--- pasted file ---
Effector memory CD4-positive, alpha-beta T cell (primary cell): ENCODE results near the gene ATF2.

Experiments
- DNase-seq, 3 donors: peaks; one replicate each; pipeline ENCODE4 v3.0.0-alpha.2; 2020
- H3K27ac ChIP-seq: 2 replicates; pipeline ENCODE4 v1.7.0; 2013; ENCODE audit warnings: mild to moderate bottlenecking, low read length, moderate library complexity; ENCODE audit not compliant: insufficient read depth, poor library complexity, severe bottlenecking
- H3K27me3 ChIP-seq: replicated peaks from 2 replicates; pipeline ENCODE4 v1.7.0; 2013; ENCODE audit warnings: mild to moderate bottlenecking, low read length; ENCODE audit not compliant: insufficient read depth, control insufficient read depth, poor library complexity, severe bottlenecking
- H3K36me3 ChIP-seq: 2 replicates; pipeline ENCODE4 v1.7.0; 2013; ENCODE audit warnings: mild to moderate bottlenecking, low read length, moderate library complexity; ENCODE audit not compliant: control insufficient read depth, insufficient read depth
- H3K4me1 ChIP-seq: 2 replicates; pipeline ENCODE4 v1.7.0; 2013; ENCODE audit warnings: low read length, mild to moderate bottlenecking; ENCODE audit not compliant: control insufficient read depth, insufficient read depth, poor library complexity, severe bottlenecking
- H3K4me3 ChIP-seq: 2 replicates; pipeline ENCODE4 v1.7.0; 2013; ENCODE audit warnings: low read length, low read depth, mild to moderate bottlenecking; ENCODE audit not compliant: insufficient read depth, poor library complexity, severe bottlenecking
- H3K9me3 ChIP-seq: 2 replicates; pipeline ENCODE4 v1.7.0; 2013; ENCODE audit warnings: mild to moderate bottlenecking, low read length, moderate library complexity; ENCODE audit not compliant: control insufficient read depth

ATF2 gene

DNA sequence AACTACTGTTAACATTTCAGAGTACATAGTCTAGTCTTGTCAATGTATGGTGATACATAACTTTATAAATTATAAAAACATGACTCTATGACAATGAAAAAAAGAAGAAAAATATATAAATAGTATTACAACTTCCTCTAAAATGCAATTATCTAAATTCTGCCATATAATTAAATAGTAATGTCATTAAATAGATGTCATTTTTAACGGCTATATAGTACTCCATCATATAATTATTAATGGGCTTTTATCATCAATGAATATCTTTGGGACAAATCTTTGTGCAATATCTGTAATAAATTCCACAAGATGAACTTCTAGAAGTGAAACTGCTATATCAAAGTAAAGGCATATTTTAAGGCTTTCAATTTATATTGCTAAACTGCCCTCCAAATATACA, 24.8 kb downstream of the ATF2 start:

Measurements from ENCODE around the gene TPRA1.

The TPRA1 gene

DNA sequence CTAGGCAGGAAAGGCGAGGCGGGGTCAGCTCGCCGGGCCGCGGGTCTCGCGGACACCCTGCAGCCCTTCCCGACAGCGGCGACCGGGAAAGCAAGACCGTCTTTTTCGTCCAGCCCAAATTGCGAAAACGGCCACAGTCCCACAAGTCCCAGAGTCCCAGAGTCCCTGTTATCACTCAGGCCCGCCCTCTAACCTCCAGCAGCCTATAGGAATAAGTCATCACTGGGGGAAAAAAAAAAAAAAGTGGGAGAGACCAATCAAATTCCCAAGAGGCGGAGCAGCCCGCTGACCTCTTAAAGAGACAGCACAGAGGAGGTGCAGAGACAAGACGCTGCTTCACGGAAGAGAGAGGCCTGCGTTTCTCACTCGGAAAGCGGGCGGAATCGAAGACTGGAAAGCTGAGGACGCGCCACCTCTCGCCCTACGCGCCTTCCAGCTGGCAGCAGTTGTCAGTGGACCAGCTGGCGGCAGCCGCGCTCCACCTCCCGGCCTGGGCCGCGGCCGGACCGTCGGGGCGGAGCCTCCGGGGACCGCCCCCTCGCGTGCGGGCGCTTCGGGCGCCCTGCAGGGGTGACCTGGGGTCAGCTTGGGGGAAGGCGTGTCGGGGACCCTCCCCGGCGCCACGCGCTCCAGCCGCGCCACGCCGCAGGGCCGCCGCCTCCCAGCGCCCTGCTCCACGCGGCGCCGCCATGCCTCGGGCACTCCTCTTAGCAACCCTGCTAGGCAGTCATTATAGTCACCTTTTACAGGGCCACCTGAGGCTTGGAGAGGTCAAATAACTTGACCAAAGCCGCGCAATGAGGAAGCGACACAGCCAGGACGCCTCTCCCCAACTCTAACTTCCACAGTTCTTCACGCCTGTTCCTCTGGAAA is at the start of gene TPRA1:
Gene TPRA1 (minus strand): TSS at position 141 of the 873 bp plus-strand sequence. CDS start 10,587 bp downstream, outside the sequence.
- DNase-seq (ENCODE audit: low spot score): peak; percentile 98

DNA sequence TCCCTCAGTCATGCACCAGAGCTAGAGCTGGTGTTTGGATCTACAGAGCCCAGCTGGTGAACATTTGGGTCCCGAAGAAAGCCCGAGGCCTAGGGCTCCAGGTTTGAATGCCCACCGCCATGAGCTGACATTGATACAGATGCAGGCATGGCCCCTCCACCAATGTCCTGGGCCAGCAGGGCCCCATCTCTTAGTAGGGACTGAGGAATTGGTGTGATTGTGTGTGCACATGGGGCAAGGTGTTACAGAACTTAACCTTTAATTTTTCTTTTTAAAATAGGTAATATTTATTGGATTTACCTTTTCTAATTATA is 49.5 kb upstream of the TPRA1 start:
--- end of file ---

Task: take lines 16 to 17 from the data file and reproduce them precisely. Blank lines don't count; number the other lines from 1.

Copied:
- DNase-seq (ENCODE audit: low spot score): peak; percentile 98

DNA sequence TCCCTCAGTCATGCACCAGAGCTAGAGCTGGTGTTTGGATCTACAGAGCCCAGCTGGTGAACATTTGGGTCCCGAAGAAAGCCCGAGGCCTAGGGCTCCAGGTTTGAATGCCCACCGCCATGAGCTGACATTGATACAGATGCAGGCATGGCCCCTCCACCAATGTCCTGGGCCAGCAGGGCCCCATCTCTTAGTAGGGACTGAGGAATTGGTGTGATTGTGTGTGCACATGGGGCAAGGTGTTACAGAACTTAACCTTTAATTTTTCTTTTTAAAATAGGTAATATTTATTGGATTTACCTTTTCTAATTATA is 49.5 kb upstream of the TPRA1 start: